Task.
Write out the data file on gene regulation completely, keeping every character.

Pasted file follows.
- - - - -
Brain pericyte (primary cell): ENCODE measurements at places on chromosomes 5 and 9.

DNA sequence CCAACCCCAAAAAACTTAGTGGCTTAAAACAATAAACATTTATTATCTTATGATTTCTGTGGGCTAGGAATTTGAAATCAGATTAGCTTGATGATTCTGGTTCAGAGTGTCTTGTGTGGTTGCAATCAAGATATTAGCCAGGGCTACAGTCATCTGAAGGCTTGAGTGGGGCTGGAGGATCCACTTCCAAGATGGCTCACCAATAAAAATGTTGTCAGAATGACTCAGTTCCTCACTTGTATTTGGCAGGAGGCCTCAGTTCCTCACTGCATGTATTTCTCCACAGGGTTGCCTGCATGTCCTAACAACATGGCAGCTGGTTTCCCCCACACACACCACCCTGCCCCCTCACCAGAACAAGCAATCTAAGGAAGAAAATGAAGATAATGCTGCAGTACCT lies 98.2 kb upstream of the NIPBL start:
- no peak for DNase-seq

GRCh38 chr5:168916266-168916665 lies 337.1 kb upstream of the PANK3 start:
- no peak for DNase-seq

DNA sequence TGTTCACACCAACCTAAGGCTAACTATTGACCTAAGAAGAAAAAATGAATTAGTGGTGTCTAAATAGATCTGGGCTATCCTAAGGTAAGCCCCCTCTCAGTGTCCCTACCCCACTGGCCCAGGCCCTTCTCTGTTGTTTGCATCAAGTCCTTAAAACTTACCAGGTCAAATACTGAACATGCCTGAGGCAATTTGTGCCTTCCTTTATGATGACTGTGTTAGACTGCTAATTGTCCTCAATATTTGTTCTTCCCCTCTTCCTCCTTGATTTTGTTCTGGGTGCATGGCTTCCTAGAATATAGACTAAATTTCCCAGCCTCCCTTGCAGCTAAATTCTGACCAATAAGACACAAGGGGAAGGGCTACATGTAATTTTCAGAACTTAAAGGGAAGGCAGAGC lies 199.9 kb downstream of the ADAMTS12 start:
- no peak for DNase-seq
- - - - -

Brain pericyte (primary cell): ENCODE measurements at places on chromosomes 5 and 9.

DNA sequence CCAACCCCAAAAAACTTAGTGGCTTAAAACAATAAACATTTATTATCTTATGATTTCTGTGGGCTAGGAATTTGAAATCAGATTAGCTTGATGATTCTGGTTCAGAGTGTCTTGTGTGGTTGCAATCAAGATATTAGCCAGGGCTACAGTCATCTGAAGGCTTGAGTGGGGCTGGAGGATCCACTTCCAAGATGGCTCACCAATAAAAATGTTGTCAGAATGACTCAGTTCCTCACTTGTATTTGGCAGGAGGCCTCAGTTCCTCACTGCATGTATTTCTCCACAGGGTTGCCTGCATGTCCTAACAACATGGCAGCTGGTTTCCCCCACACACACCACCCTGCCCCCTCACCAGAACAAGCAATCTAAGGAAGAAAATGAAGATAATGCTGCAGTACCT lies 98.2 kb upstream of the NIPBL start:
- no peak for DNase-seq

GRCh38 chr5:168916266-168916665 lies 337.1 kb upstream of the PANK3 start:
- no peak for DNase-seq

DNA sequence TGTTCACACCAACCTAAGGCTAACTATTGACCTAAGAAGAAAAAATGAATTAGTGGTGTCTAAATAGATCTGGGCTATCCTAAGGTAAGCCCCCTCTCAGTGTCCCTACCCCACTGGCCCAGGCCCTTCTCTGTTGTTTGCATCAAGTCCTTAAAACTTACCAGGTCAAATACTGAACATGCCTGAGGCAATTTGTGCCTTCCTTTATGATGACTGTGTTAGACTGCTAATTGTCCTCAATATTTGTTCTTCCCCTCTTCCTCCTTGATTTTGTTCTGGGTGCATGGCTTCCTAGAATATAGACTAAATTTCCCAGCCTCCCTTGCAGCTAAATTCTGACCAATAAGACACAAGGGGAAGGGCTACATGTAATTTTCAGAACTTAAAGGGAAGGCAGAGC lies 199.9 kb downstream of the ADAMTS12 start:
- no peak for DNase-seq